Yusuf, who has been declared an apostate by ISIS, further states that Islamic scripture and the sayings of the Prophet Muhammad (known as hadith) foretold the coming of groups like ISIS. “The Prophet said there will be people who look like us and speak with our tongue, but they are preachers at the gates of hell.” He added, “We’re not denying the fact that these people are motivated by ‘religion,’ but it’s a perversion according to our own tradition.”
In The Atlantic article, Wood quotes Bernard Haykel of Princeton (who ThinkProgress later interviewed) as saying that “Muslims who call the Islamic State un-Islamic are typically … ‘embarrassed and politically correct, with a cotton-candy view of their own religion’ that neglects ‘what their religion has historically and legally required.’” Yusuf begs to differ. For instance, he argues that those who kill or inflict harm upon innocents, no matter how just they may believe their cause is, are directly contradicting the teachings of the Qur’an and the Prophet. According to traditional or normative Islam, violence is permitted only as a response to aggression.
Yusuf adds that the continued presence of many religious minorities in the Middle East up to the modern age, whether they be Yazidis, Assyrian and other Christian denominations, Jews, Mandaeans, or Zoroastrians, is testimony to the tolerance that existed for centuries in Muslim-ruled lands and belies the claim that ISIS’s actions are consistent with Islam. While acts of persecution have occurred, at times at heightened levels, Yusuf states that unlike Europe, where non-Christian communities were actively wiped out over the centuries, the Muslim world was, for the most part, a place of religious acceptance and tolerance. Under the Ottomans, for instance, the rights of Jews, Christians and others were guaranteed by the state itself. “Historically Muslim societies have been multicultural environments, and Muslims have had far less abuse toward minority communities than other civilizations,” Yusuf explains.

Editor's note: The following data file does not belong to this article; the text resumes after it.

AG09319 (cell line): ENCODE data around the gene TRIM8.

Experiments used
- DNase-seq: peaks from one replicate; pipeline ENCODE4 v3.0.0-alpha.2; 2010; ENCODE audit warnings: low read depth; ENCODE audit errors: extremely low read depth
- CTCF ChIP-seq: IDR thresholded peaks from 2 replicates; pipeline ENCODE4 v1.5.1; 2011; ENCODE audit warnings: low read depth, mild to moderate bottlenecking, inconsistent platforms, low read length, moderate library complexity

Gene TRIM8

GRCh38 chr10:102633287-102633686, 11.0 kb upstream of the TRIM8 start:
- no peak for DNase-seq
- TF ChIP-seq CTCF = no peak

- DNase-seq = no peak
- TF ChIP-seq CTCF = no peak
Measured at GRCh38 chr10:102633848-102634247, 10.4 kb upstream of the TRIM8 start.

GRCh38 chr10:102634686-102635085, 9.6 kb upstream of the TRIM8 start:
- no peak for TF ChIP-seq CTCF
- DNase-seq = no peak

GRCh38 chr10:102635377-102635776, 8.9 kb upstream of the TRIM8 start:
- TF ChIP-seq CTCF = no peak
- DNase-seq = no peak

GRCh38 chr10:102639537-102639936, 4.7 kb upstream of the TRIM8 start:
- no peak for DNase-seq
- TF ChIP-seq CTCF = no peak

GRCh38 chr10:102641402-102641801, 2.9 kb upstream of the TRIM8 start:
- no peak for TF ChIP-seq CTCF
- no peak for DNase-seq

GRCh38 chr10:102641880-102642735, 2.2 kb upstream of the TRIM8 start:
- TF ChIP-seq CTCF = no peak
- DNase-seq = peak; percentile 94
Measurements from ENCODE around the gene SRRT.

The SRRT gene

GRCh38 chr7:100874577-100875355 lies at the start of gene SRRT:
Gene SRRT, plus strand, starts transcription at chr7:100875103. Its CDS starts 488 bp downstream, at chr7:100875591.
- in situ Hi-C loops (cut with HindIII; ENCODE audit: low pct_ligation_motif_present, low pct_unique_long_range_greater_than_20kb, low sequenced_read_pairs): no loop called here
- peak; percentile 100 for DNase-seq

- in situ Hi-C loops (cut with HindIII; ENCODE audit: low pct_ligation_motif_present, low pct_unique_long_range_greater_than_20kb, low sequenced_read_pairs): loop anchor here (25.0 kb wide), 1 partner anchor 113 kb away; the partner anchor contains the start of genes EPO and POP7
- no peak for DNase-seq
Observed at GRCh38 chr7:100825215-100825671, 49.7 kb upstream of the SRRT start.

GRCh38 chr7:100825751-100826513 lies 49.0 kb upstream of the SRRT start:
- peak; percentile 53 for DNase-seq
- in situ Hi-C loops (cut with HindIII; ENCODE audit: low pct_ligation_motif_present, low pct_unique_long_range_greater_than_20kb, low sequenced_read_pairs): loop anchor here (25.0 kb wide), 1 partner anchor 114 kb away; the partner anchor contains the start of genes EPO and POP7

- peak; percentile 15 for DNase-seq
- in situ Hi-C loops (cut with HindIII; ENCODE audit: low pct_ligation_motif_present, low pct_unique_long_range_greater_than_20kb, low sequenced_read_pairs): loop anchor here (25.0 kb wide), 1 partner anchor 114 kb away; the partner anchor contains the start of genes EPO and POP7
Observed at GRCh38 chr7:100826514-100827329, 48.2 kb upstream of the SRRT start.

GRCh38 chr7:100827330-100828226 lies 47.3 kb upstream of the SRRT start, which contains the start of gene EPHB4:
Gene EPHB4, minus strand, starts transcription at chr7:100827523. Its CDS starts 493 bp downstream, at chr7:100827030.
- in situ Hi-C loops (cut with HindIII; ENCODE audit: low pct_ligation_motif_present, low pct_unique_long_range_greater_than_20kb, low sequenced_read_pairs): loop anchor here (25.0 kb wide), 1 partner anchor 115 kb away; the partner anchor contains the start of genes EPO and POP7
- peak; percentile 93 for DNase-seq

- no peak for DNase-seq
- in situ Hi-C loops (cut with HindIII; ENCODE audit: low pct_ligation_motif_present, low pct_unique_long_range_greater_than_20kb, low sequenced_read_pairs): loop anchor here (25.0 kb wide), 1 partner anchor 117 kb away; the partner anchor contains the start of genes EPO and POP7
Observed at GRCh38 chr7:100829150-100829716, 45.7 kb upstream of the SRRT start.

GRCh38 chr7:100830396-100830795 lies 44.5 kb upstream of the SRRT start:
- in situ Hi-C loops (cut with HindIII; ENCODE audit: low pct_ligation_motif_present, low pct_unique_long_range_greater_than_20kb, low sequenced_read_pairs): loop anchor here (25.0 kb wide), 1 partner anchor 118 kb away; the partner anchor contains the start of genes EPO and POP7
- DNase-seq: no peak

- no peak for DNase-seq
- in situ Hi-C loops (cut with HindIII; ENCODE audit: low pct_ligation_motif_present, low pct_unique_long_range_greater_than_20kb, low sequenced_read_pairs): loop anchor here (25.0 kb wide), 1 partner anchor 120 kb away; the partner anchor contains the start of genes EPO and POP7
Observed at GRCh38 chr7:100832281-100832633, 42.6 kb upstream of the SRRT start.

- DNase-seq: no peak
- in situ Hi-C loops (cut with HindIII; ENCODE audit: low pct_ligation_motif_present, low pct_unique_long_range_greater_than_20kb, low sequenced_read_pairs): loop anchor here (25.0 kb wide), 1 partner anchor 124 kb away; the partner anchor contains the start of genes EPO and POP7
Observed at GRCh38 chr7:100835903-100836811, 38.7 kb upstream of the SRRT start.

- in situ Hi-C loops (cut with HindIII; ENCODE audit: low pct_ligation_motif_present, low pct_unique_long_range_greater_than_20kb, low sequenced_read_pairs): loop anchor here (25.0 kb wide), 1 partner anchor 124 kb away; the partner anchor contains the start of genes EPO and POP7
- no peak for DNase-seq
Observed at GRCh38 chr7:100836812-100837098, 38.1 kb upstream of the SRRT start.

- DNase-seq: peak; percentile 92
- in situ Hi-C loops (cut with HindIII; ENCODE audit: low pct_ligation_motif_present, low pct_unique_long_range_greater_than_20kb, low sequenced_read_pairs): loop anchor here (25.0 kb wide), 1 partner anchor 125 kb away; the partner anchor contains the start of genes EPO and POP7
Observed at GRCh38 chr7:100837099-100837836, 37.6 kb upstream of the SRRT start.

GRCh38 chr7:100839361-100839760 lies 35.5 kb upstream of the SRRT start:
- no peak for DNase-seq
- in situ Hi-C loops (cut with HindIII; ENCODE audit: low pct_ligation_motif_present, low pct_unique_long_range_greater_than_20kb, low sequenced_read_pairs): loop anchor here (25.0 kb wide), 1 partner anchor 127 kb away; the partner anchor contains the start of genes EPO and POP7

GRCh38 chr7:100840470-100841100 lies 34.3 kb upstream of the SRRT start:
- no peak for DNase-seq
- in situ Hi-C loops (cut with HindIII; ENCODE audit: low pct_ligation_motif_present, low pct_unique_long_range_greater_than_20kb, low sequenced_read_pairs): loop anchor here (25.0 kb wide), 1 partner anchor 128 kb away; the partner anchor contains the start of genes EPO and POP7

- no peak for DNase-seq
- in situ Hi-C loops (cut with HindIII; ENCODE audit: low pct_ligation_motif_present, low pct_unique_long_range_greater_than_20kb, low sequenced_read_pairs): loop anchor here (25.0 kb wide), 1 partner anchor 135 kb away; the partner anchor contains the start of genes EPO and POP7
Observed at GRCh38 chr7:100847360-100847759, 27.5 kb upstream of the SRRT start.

Yusuf also takes issue with Wood’s rendering of radical hate preachers Anjem Choudary and Musa Cerantonio as authoritative voices on Islam. Wood says of the notorious ISIS supporters: “They lectured me garrulously and, if one accepts their premises, convincingly. To call them un-Islamic appears, to me, to invite them into an argument that they would win.” Yusuf stresses that Choudary and Cerantonio have no formal training from recognized authorities in Islamic law and are certainly not capable of making any immutable arguments about Islam. “Evidently what Islamic scholars such as Sheikh Abdallah bin Bayyah, Sheikh Muhammad Al-Yaqoubi, and other well-known authorities say means absolutely nothing,” Yusuf contends.
Yusuf questions the media’s decision to spotlight the views of extremists, adding that it only serves to elevate their status. “They relish the media attention, but why are we even giving these people voices?” he asks. “We don’t see the media, for instance, give platforms to KKK leaders as authorities on Christianity, or Jewish extremists to speak for Judaism, and certainly not the neo-Nazis to address race relations.”